THE STAMP ACT LEADS AMERICA TO UNION. ADMINISTRATION
THE cry was the harbinger of an American congress. The delegates of South Carolina—Gadsden, who never practiced disguise; the upright and eloquent John Rutledge; Lynch, who combined good sense, patriotism, and honesty with conciseness of speech and dignity of manner—arrived first at its place of meeting. In New Jersey, where the lawyers were resolved to forego all business rather than purchase a stamp, a little delay in the organization of its house of representatives gave them time to imitate the example of Delaware.
While they were waiting, on the third day of October, the last stamp officer north of the Potomac, the stubborn John Hughes, a Quaker of Philadelphia, as he lay ill in his house, heard the beating of muffled drums through the city, the ringing of the muffled state house bell, and the trampling feet of the people assembling to demand his resignation. His illness obtained for him some forbearance; but his written promise was extorted not to do anything that should have the least tendency to put the stamp act into execution in Pennsylvania or Delaware; and he announced to the governor his “resignation.” “If Great Britain can or will suffer such conduct to pass unpunished,” thus he wrote to the commissioners of stamps, “a man need not be a prophet, nor the son of a prophet, to see clearly that her empire in North America is at an end.”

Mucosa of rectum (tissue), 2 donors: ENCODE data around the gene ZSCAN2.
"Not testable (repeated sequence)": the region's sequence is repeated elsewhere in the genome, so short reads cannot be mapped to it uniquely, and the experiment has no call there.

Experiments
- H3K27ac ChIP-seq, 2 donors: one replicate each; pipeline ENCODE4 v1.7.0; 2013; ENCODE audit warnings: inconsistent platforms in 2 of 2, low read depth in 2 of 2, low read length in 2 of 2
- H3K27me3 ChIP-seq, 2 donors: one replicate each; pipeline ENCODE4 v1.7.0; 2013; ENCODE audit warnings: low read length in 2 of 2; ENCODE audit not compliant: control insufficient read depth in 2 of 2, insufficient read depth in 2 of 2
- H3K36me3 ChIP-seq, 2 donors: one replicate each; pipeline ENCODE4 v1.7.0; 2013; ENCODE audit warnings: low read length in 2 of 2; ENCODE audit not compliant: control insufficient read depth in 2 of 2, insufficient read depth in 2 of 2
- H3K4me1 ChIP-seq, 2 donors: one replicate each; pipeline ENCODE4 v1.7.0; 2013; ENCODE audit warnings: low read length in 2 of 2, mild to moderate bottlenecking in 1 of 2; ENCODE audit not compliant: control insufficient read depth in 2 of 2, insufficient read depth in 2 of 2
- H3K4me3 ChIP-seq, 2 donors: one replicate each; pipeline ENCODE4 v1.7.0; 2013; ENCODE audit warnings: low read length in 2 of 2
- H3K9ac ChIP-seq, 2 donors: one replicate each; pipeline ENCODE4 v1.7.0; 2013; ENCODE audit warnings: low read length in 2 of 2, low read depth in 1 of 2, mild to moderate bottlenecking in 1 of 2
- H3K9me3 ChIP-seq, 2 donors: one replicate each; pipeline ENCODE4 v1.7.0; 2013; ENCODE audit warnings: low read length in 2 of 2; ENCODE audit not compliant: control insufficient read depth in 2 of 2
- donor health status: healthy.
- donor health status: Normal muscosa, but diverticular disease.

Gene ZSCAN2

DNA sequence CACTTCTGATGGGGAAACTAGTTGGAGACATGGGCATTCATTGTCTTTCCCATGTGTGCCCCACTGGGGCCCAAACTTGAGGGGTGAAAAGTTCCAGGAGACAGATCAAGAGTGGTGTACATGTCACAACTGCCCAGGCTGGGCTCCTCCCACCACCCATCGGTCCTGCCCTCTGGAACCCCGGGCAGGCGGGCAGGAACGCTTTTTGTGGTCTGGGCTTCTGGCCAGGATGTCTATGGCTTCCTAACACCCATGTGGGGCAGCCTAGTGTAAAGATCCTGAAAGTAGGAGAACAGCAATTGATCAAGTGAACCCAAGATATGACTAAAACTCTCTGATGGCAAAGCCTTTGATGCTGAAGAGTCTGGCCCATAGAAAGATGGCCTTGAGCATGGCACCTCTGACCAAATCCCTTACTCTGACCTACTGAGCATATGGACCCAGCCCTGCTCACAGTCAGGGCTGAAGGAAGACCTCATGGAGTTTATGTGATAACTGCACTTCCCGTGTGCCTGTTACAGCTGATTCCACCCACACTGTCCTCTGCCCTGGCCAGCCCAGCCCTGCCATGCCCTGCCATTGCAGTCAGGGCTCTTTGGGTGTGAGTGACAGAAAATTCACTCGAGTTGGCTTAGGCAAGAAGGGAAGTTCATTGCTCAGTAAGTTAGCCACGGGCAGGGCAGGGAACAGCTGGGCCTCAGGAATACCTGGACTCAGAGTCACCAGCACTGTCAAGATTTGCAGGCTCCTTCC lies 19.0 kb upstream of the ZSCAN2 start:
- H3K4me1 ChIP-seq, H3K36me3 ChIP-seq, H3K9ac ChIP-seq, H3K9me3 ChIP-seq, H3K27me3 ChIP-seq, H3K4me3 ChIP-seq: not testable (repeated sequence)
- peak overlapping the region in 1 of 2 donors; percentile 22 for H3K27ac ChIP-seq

On Monday, the seventh of October, delegates chosen by the house of representatives of Massachusetts, Rhode Island,